[an error occurred while processing this directive]
Autumn Bailey, who had a lung transplant as an infant, dies from complications at age 8.
By MIKE BRASSFIELD
© St. Petersburg Times
published January 5, 2003
PINELLAS PARK -- When she was 2 months old, Autumn Bailey got new lungs. The tiny transplanted lungs saved her life. But Autumn's doctors made no promises about her long-term chances of survival.
"They couldn't guarantee us one day," her father, Todd Bailey, recalled. Autumn got nearly nine years.
The Pinellas Park girl died Thursday (Jan. 2, 2003) at Shands Children's Hospital in Gainesville after suffering a series of illnesses and medical setbacks.
"She's quite a fighter, a superstrong girl. But it was just too much for her," said her father. "She knew it was time to go."
Autumn and her best friend, Meagan Craig of Palm Harbor, were the first two infants in the world to get lung transplants because of a rare genetic disorder.
It was sheer coincidence that both were from Pinellas County. The girls, born a month apart, grew up at each other's side, two bright and active kids bound together by their common beginning in life.
Both lost most of their hearing because of medications they received as babies, so they learned sign language. They played and attended school together, sharing secrets with discreet signs.
While Autumn died nine days shy of her ninth birthday, Meagan remains healthy. But she's having trouble understanding that her companion is gone.
"They were like sisters, like twins, almost cloned together," said Meagan's father, Mike Craig. "When we told Meagan that Autumn is an angel up in heaven now, Meagan kept telling us, 'You're lying. You're lying.' "
The girls were born with surfactant protein B deficiency, which causes the lungs to fail. Babies born with the deficiency can't breathe without a ventilator because they lack a protein that makes surfactant work. Surfactant is a natural chemical that keeps lung airways open.
The girls' parents also are close friends, who have struggled together emotionally and financially to keep their children alive. Todd and Lauri Bailey are detention deputies for the Pinellas County Sheriff's Office. Mike Craig is a construction worker, and Diane Craig is a former legal secretary.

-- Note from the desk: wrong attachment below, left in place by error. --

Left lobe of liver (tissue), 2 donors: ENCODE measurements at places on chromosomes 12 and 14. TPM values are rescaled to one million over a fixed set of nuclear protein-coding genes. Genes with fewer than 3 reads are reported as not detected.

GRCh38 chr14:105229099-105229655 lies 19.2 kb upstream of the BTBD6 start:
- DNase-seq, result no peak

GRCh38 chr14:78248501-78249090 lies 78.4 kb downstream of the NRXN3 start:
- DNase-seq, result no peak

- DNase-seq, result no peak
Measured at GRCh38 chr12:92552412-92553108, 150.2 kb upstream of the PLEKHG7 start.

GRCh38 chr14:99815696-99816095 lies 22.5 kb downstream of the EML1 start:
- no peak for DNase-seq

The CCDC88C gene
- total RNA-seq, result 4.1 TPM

Autumn took medications every day to keep her body from rejecting her transplanted lungs. But the medicine also suppressed her immune system, making her more susceptible to illness.
Her parents watched her closely but tried not to be overprotective. They let her run, swim and play.
And Autumn was strong-willed. In 1999, for instance, the Baileys weren't planning on sending Autumn to preschool. But on the first day of school, when Autumn's fifth-grade sister, Mackenzie, traipsed off, Autumn protested.
"Where's my bus?" she asked her mom over and over. "Where's my bus?"
A Girl Scout, she was fond of animals, crafts and math. She attended Cross Bayou Elementary School in Pinellas Park, which has a program for deaf students.
The past year was hard for Autumn because her body began rejecting the lungs. She had been in and out of hospitals since September and had been at Shands for the past three weeks.
She would play with a toy magic wand, practicing being an angel.
"She outlived the doctors' expectations," Todd Bailey said. "We wish we could have had her forever. We feel special that God gave her to us for this amount of time."
Survivors include her parents; three sisters, Heather Bailey and Mackenzie Waldron, both of Pinellas Park, and Kristina Bailey, Farwell, Mich.; her paternal grandfather, Jack Bailey, St. Petersburg; her paternal grandmother, Donna Fron, Harrison, Mich.; and her maternal grandparents, Roger and Bonnie Charles, Randolph, N.Y., and Larry and Barbara Waldron, Asheville, N.C.
Visitation will be from 2 to 4 p.m. and 6 to 8 p.m. today at Moss-Feaster Funeral Homes' Serenity Gardens Chapel in Largo. The funeral will be held there at 11 a.m. Monday.